Spatial BI at Work
The highest level of integration for technology is always at the functional level.9 It is here where we see an effort to make transparent the use of underlying technology for the user.Map Intelligence is one example of leading technology that achieves this level of integration; simplifying the integration of geographical data and traditional data sources into your BI applications.The technology efficaciously applies traditional data, geographic data, and advanced visualization into cohesive BI applications.Illustrated in Figure 1.0 and Figure 2.0 are dashboards implemented using Hyperion Dashboard builder and Map Intelligence.
With Map Intelligence, there are several immediate advantages:
Faster Visualization. With the Map Intelligence engine, the visualizations can be generated much faster. This is particularly important when providing ad hoc querying where users are essentially allowed to visually interrogate the data domain.
GIS Link. The engine of Map Intelligence provides all the necessary connectivity to query spatial and logical databases, not only enhancing the attributes available for analysis, but making the visualization effortless.This linking, of course, can go beyond spatial and traditional data domains.Procedures for statistical analysis, data mining, and other analytical processes and attribute data can be made available just as easily.The combined visualization helps users understand complex attribute relationships.
Analytic Granularity. Another advantage is that Map Intelligence resolves the granularity of your query.This means that any attribute data associated with a spatial visualization is of the same resolution. Map Intelligence handles the links and, therefore, level of detail applicable.There is no additional filtering that users are required to include.
The combined advantage is where leading products like Map Intelligence excel.Establishing a common analytic platform that reaches across disparate data and technologies, bringing them together is a single, cohesive, synchronized data discovery event for user communities.
Map Intelligence is a middleware component between your BI application and a geographic information system and other traditional data sources.It is deployed to act as a link between a GIS server and the BI client.The Map Intelligence server itself is a BI client and currently supports both Hyperion Dashboard Builder and Excel clients.
The back end is an application server that resides within a Web server (servlet) environment.The application server component is responsible for interactions with the underlying map service.(Refer to Figure 3.0.) All spatial capability is derived and served up from the map service being accessed, such as MapXtreme from MapInfo10 or ArcIMS from ESRI Inc.11, both of which are internet map server. Future releases of Map Intelligence are planned to interface with ArcGIS from ESRI and Envinsa from MapInfo to take advantage of advanced spatial analytic and presentation capabilities.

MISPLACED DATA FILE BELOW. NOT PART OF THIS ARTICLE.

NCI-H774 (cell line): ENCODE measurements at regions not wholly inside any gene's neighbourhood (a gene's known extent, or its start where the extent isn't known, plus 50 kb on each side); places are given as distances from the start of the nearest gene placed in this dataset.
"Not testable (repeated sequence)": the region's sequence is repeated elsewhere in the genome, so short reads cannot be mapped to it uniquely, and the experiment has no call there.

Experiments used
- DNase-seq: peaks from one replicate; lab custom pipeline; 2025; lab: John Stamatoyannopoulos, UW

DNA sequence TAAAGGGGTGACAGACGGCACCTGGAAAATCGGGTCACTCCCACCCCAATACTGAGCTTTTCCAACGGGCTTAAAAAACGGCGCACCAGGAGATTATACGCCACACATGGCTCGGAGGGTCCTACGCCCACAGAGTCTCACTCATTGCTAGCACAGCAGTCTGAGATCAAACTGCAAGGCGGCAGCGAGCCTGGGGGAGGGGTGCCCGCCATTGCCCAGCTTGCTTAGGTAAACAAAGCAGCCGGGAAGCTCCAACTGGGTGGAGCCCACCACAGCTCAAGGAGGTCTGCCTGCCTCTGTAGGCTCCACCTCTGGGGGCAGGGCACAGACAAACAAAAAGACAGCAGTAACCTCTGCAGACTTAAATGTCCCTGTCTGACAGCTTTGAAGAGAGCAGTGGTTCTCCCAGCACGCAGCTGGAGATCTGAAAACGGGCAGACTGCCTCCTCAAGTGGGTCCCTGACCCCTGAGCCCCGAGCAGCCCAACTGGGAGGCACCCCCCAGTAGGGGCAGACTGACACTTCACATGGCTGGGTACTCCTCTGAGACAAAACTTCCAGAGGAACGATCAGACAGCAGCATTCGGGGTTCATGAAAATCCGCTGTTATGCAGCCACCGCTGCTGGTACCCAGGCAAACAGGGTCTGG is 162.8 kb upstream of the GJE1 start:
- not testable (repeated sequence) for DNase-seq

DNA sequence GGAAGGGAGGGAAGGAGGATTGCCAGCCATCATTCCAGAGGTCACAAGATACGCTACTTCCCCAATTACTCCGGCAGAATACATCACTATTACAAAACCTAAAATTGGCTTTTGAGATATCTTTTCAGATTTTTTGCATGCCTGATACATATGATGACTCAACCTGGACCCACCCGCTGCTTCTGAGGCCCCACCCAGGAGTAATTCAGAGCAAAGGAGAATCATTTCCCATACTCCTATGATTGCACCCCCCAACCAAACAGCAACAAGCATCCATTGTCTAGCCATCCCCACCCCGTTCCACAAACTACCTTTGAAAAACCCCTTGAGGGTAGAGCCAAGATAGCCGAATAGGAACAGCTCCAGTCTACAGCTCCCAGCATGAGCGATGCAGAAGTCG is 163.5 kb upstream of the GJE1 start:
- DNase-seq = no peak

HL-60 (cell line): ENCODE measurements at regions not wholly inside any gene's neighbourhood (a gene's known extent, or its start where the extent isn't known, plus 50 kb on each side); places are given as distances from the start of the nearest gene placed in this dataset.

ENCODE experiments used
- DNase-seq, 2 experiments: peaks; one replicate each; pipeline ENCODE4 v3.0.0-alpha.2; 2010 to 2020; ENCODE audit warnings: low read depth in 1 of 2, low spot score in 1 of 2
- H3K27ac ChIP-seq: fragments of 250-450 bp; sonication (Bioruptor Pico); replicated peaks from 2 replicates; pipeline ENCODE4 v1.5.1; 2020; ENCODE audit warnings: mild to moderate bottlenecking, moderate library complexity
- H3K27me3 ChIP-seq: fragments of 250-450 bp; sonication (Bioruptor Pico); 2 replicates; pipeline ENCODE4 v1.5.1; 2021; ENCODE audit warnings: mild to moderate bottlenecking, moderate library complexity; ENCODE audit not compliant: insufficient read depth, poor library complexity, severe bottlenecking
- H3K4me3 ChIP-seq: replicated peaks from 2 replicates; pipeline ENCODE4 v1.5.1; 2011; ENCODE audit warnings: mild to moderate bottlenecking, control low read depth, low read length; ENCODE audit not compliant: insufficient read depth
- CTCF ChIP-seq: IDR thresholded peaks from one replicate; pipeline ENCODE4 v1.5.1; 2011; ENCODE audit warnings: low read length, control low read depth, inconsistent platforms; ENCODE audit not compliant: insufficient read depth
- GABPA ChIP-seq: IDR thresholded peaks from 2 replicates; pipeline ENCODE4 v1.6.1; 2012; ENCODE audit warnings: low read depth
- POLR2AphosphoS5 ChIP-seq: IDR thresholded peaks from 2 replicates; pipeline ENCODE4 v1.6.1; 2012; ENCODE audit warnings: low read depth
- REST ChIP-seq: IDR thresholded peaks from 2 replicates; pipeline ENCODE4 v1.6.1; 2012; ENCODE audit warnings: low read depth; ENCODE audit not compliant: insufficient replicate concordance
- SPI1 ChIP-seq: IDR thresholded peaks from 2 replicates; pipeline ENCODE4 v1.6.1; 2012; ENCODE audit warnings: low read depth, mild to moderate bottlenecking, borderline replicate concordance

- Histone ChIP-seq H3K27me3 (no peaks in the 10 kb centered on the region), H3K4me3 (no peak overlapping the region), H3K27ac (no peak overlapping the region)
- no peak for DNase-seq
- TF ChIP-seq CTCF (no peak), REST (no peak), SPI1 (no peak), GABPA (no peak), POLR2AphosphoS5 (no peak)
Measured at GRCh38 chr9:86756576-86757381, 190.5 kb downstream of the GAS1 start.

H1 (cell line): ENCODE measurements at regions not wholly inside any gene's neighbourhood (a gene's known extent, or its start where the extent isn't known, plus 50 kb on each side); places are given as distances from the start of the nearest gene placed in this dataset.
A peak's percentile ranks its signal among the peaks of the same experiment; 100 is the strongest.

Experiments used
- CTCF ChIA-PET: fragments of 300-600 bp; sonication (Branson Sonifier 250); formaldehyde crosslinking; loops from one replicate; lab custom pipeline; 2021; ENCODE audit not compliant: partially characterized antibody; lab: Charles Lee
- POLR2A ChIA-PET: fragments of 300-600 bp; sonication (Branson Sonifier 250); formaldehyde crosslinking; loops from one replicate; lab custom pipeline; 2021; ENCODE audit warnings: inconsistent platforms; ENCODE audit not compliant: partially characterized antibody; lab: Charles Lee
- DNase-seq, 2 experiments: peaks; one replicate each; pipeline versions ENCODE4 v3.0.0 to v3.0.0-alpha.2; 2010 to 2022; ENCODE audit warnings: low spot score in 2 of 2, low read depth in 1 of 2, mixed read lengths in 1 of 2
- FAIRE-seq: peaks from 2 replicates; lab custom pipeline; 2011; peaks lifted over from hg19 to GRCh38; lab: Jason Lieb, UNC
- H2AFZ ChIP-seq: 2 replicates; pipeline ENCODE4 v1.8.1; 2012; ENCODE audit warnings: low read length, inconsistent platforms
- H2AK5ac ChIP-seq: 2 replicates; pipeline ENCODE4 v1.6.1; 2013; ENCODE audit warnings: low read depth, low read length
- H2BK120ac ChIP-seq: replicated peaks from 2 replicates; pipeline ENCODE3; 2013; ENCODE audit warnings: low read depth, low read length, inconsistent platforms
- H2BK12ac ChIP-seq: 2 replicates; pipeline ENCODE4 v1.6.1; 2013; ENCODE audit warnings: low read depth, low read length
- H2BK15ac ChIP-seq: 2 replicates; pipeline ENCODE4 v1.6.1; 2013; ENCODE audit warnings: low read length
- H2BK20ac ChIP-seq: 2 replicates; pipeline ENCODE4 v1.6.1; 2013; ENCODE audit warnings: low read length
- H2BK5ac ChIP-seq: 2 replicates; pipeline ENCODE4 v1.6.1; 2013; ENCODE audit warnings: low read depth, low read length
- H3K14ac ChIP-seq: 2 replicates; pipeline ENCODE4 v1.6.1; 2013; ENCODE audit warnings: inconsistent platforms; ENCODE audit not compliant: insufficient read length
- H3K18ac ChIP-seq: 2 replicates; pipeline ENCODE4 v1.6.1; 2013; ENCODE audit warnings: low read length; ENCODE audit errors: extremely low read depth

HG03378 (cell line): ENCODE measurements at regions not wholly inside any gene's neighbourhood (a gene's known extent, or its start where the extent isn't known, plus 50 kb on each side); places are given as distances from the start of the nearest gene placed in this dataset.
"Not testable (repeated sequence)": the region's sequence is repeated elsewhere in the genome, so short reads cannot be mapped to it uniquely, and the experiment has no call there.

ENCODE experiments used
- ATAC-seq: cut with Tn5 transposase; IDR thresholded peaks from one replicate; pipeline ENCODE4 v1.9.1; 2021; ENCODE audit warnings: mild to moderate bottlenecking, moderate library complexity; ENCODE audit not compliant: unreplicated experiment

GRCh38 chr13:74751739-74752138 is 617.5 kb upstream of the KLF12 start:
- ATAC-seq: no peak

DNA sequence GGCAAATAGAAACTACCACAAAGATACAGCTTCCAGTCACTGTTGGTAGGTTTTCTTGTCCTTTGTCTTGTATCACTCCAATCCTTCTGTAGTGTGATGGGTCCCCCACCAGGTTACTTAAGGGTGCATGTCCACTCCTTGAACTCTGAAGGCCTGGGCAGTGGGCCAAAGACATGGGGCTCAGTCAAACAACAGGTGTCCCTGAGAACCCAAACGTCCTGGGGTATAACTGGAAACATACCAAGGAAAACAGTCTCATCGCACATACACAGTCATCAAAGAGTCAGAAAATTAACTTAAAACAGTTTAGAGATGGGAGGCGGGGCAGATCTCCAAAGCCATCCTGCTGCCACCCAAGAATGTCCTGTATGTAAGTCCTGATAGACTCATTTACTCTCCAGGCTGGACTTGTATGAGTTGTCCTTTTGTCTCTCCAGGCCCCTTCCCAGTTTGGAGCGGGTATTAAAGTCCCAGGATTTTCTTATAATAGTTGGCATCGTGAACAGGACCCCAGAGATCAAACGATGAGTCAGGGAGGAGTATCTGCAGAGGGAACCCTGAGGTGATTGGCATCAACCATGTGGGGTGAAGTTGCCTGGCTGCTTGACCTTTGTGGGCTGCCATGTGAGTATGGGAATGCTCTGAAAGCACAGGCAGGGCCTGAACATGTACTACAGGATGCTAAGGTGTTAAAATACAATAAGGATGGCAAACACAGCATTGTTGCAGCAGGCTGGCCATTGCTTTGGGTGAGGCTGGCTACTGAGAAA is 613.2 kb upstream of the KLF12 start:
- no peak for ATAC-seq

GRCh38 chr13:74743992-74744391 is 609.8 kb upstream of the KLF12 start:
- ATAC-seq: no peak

People think visually.We need to see our logic.12 Map makers have always known that a map is not just a tool for showing how to get from here to there.It is a method, a technique for organizing and embedding knowledge in a manner readily understood by all.
But the typical BI tools we implement for our companies are far more simplistic.Consequently, many BI environments place the burden of discovery and information insight on the user with little help other than spreadsheets, columnar reports, and, of course, pie charts.
Because of mature applications like geographic information systems and leading technology such as Map Intelligence, it is now possible to design BI environments that support both traditional and spatial data.It is the obvious application and success of such products that keep us from simply ignoring the BI value of spatial analytics.Top companies around the world have made GIS and the related spatial analysis a top priority.Companies such as Sears, arguably the poster child of what GIS can do for your business, invested a few million dollars in GIS technology for its logistics application and saves $52 million per year as a result.13
Tools like Map Intelligence ensure the transparent integration of visualization technology and spatial data into BI applications.As products like Map Intelligence lead us into the future, data visualization evolves into a means of transforming data quickly into human understanding.14
1. Card, Stuart K.et al., Readings in Information Visualization: Using Vision to Think, Morgan Kaufmann Publishers, 1999.
2. Dresner, Howard, "Predicts 2004: Business Intelligence Technology Directions", Gartner Inc., December 5, 2003.
3. Gonzales, Michael L., "Alleviating Spatial Constraints", Intelligent Enterprise, August 18, 2000.
4. Ibid., "Breaking Out of the Warehouse", Intelligent Enterprise, September 17, 2003.
5. Ibid., IBM Data Warehousing,, Wiley Publishing Inc., 2003.
6. Ibid., "More than Pie Charts", Intelligent Enterprise, November 13, 2004.
7. Ibid., "Picture This! A Spatially Aware Data Warehouse", Journal of Data Warehousing, Volume 6, Issue 3, Summer 2001.
8.Ibid., "Seeking Spatial Intelligence", Intelligent Enterprise, January 20, 2000.
9. Ibid., "The New GIS Landscape", Intelligent Enterprise, February 1, 2003.
10. Spence, Robert, Information Visualization, Addison-Wesley Publishing Co., 2000
11. Sullivan, Dan, "Vision of Intelligence", Intelligent Enterprise, May 28, 2002
12. Tiedrich, Alan, "Business Intelligence Tools: Perspective", Gartner Inc., June 19, 2003.
13. Ibid., "Cool Vendors in BI, BAM and Data Warehousing", Gartner Inc., March 25, 2004.
14. Woodbury, Henry, "Why Your Ideas Need Visual Explanation", Dynamic Diagrams Inc., October 2003.
Some content for this paper was derived from Michael L.Gonzales's book IBM Data Warehousing, published by Wiley, 2003, Ver 4.1 - reprint by permission.